Test with confidence using Google Ads drafts and experiments

Create experiments that produce clear results


Testing changes in your campaigns is important. It’s just as important to design Google Ads experiments that deliver insights as quickly as possible. There are a number of steps to follow for speedy, insightful experiments.

Focus your tests on one variable at a time.

You should focus your tests prior to an experiment starting. Only test one variable at a time. It’s impossible to isolate the effect of any single change if an experiment updates multiple elements.

Think of this scenario: you change to Target cost per action (CPA) bidding and at the same time you update all of your messaging to include a new offer. Conversions go up 15% during the test period. It’s a great result, but to what should you attribute that 15% lift? The new bidding strategy or the new messaging?

Plan your Google Ads experiments in stages if you’re unsure that they’ll be a good thing. First try out a new bidding strategy. Find out how performance changes, then move on to the next thing. By creating separate experiments for separate variables you can understand the performance of each variable, which can then inform future tests.

Design tests to reach statistical significance as quickly as possible

When you’re creating a Google Ads experiment, your choices will dictate how quickly tests will conclude. A 50/50 split is typically the fastest way to significant results. If you are unsure about a change and are worried about affecting performance negatively, you can reduce the percentage to your experiment. An uneven split may make your test take longer to reach significance, but it allows you to control how much any single test will affect your overall campaign performance.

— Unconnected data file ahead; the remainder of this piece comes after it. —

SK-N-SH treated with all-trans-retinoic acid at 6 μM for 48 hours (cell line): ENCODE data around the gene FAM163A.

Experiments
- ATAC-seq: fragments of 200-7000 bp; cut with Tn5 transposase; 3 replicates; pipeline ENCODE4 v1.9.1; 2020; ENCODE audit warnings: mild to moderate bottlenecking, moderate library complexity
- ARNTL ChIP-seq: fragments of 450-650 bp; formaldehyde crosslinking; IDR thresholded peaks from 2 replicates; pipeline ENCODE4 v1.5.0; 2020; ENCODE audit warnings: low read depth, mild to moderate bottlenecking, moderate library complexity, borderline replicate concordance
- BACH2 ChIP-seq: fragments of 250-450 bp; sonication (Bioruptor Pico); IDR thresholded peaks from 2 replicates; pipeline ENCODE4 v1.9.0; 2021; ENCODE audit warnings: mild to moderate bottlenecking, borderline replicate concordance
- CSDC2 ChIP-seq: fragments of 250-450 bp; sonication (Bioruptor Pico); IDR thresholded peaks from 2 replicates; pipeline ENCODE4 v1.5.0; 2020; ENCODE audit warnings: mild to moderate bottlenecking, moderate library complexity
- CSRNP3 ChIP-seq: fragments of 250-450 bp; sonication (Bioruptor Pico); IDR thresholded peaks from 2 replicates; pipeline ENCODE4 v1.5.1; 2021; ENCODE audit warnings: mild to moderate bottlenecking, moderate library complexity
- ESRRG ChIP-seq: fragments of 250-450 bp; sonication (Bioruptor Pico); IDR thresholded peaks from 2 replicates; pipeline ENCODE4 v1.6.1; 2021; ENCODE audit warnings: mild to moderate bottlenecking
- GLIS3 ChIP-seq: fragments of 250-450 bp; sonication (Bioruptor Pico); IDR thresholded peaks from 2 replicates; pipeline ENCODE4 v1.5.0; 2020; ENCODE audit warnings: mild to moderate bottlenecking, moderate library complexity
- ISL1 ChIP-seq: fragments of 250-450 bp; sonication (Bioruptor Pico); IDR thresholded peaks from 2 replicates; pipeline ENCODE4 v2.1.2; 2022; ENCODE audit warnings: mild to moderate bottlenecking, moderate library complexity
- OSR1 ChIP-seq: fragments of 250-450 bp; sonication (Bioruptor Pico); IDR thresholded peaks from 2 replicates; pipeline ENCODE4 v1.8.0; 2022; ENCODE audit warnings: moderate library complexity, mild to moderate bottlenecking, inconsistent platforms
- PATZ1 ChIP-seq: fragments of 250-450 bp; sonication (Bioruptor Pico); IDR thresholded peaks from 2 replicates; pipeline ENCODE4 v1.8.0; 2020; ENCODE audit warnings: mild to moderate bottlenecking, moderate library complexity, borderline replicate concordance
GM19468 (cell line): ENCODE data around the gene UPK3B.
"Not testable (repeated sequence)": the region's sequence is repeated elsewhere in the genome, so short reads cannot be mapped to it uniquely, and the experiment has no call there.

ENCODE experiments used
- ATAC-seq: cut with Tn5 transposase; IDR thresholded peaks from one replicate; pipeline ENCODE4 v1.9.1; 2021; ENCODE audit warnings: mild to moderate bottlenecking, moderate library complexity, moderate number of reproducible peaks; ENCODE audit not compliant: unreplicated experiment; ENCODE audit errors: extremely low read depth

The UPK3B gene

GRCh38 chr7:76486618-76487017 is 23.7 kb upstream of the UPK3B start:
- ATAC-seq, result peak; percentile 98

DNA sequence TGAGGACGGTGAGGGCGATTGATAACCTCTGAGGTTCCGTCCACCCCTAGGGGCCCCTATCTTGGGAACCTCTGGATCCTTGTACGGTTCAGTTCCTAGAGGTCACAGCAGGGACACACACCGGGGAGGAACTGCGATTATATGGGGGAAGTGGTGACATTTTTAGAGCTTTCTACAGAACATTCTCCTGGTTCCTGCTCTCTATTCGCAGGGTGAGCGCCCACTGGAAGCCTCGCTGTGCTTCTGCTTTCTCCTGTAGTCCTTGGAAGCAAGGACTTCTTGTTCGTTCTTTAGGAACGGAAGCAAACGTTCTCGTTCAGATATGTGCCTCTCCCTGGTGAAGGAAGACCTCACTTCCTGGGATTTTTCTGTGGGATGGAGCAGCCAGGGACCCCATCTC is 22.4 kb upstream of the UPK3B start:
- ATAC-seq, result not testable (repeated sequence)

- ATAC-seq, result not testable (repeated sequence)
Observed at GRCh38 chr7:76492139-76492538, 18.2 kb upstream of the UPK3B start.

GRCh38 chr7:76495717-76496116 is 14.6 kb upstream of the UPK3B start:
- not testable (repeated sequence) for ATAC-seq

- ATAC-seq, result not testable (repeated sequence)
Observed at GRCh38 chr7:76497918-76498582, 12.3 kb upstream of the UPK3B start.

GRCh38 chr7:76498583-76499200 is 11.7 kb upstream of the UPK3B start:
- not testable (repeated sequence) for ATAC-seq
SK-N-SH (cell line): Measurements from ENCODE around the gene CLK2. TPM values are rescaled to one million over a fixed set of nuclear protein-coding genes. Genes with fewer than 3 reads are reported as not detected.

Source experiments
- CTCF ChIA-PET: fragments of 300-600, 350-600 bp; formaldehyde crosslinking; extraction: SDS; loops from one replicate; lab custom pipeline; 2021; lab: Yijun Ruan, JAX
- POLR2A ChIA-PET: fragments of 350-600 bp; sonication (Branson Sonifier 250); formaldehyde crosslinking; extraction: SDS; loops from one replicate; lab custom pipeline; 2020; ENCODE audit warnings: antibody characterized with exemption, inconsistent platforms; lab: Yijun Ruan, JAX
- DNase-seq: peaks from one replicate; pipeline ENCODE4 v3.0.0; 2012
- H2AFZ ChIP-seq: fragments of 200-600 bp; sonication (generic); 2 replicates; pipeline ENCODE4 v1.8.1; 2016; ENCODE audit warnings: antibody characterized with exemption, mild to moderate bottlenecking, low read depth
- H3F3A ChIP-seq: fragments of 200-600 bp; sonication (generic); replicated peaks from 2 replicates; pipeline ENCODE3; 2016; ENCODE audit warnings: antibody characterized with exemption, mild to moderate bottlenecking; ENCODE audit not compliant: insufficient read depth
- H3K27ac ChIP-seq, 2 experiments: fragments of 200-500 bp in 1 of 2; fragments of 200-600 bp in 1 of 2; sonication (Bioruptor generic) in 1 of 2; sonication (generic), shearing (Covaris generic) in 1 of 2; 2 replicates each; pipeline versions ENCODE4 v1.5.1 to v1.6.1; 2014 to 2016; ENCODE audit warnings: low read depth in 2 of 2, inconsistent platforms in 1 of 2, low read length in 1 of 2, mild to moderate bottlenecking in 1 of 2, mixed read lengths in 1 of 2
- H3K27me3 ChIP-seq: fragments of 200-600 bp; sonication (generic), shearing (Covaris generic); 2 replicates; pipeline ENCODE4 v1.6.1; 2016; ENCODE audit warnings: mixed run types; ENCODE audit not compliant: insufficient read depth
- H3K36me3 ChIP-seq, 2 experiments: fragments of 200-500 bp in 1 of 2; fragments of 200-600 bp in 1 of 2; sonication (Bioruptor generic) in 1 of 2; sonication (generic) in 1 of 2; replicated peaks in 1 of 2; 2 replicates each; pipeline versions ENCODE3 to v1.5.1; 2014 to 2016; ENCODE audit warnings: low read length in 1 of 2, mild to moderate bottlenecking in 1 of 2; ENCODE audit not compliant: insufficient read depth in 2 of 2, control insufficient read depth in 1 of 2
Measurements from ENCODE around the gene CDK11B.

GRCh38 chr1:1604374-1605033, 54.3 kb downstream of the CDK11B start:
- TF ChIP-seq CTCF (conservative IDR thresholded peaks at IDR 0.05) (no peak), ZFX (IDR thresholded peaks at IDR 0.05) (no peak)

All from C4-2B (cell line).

Tip

The overall volume driven by the element you’re testing can help you decide what split to use. If a certain element drives a lot of impressions/clicks, you might not require an even split to move quickly.

Your traffic split is important, but another consideration is the severity of the changes that you’re making. Subtle changes to your ads or bids are going to take longer to show a difference in performance than more noticeable changes. Only test what you’re comfortable testing, but recognize that if you’re being conservative in the changes you’re making, it’ll probably take longer to identify performance differences.

Pick one metric to gauge the success of your tests.

As you decide the traffic allocation of a test, you’ll also want to decide on a metric to gauge success. This will most often be the main goal for your account, things like total sales or cost per action, but that won’t make sense all the time. Secondary metrics could be crucial for certain tests.

It’s important to pick a metric before a test even begins. Each experiment will produce a large amount of data, and you’re going to be the one who has to sort through that data. Balancing multiple metrics makes it difficult to pick a winner. When the time comes to end a test, let that metric tell you the winner. Of course, it’s helpful to use other secondary metrics for supplementary insights, but you’ll want to be consistent in how you choose a winner.

Avoid changing campaigns while experiments are running.

It’s technically possible to make changes to original and experiment campaigns while an experiment is active, but it’s a bad idea to do so. Mid-experiment changes can skew your results. If you aren’t exceedingly careful and organized with those changes you’ll probably bias your entire results. If you must make changes, mirror them across the original campaign and your experiment so that you can trust the lessons from your test.

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